Australia cops half of global targeted attacks: report

Researchers claim Aussie cyber-gangs are responsible

Australia is one of the world's most targeted nations for cyber-crime, according to a security report. The MessageLabs' local research, detailed between January 2008 and February this year, claimed Australia houses several highly active cybercrime gangs that use “intimate knowledge of Australian business and culture” to craft convincing phishing attacks, and send “significant volumes of spam [and] malware”.

The company claimed cyber-crime gangs are “an obvious conclusion” as its research indicates that about a quarter of malware received by Australian inboxes is sent within the country. It reported the same figure for New Zealand.

“Australia is the seventh biggest source of malware in the world, while New Zealand ranks only 67th. The obvious conclusion is that Australia is home to a number of major cyber-crime gangs,” the report stated, adding that attacks crafted locally, like those pointing to fake banking sites, have a better chance of conning users.

Some security experts said the claim is dubious because malware can be sent by overseas attackers using a compromised Australian computer.

Australian Federal Police officer, Nigel Phair, speaking as an analyst and author, said he was unaware of cyber-crime gangs operating in Australia.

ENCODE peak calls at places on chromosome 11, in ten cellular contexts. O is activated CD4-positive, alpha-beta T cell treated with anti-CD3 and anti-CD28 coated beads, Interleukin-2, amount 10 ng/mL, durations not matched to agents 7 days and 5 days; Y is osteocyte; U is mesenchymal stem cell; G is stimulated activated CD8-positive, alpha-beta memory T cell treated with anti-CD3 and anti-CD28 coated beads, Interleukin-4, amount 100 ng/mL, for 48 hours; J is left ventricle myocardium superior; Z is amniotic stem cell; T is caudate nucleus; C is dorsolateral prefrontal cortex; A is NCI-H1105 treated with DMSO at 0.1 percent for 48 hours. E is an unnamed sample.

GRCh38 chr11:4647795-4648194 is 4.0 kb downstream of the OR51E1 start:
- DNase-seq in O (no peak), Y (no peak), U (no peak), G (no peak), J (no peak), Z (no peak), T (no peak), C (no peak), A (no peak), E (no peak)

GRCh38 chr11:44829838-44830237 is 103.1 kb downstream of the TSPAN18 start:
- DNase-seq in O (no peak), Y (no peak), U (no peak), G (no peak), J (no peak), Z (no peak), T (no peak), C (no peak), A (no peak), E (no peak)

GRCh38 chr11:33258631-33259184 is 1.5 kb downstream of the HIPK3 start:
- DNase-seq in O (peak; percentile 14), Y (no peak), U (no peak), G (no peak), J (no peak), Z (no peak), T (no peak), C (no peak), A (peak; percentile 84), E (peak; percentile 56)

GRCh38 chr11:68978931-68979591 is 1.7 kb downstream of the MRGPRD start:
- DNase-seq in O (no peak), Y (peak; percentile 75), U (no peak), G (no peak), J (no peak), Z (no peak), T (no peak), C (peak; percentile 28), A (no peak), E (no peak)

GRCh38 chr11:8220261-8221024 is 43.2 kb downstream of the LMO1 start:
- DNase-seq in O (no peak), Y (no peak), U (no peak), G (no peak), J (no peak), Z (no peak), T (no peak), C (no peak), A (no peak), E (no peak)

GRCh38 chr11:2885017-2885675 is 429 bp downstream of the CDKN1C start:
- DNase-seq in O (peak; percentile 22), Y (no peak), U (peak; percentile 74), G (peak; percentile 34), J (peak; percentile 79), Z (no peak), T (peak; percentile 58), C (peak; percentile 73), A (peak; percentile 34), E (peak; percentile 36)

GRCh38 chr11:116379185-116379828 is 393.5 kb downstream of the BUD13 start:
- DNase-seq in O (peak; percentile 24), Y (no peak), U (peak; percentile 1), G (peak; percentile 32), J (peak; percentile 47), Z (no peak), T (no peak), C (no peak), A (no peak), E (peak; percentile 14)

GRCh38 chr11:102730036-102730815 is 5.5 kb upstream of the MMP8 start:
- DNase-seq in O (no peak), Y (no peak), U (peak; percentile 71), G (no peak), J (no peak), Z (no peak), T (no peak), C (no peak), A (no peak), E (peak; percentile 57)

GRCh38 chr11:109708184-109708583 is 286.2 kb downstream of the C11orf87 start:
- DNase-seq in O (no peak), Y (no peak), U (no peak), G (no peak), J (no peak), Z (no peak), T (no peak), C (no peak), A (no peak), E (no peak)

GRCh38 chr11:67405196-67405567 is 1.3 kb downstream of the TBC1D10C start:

A spokesman at a peak local security body said it is likely the attacks originate through infected machines.

“I haven't heard of [Australian cyber-crime gangs],” he said. “The attacker could still come from Russia through a compromised computer.”

Compromised botnet computers within Australia account for about 80 percent of local spam levels, according to the research. It claimed most are under the control of the Mega-D and Cutwail botnets.

On a bad day, Australia can be hit with half of the world's targeted cyber attacks, according to MessageLabs, while the average received is about 3 percent.

MessageLabs claimed Australia's status as a “technologically advanced nation” makes it an attractive target for botnet distributors.

Australia is the eighth largest sender of targeted Trojans, according to the report. It claimed one in every 250 e-mails received in Australia and New Zealand contains malware, 0.1 percent more than the global average.

Financial pinch sees cyber-criminals downsize

Tightening competition will trigger a series of virus, worm, and botnet “wars” this year between cyber-criminal gangs, according to research from security vendor Trend Micro. The vendor predicts the gangs will downsize and competition for the latest exploits will heat-up between Eastern Europe and China, but notes the underground economy will flourish due to improvements in info-stealing malware.

The company also predicts a rise in ransomware attacks — where attackers hold a system or data ransom using malware — between April and June this year.

“Companies with tightened budgets are especially vulnerable to criminals who request massive pay-offs. Small to medium-sized companies are large enough to have money worth extorting, but small enough that they cannot cope with threats of an IT disaster or large amounts of downtime,” the report states.

Trend Micro also predicted that Mac and Linux computers will become increasingly vulnerable to attacks as popularity rises.

MessgaeLabs did not respond to questions by the time of publication.

Tags virusestrojanmalware

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Darren Pauli

Computerworld

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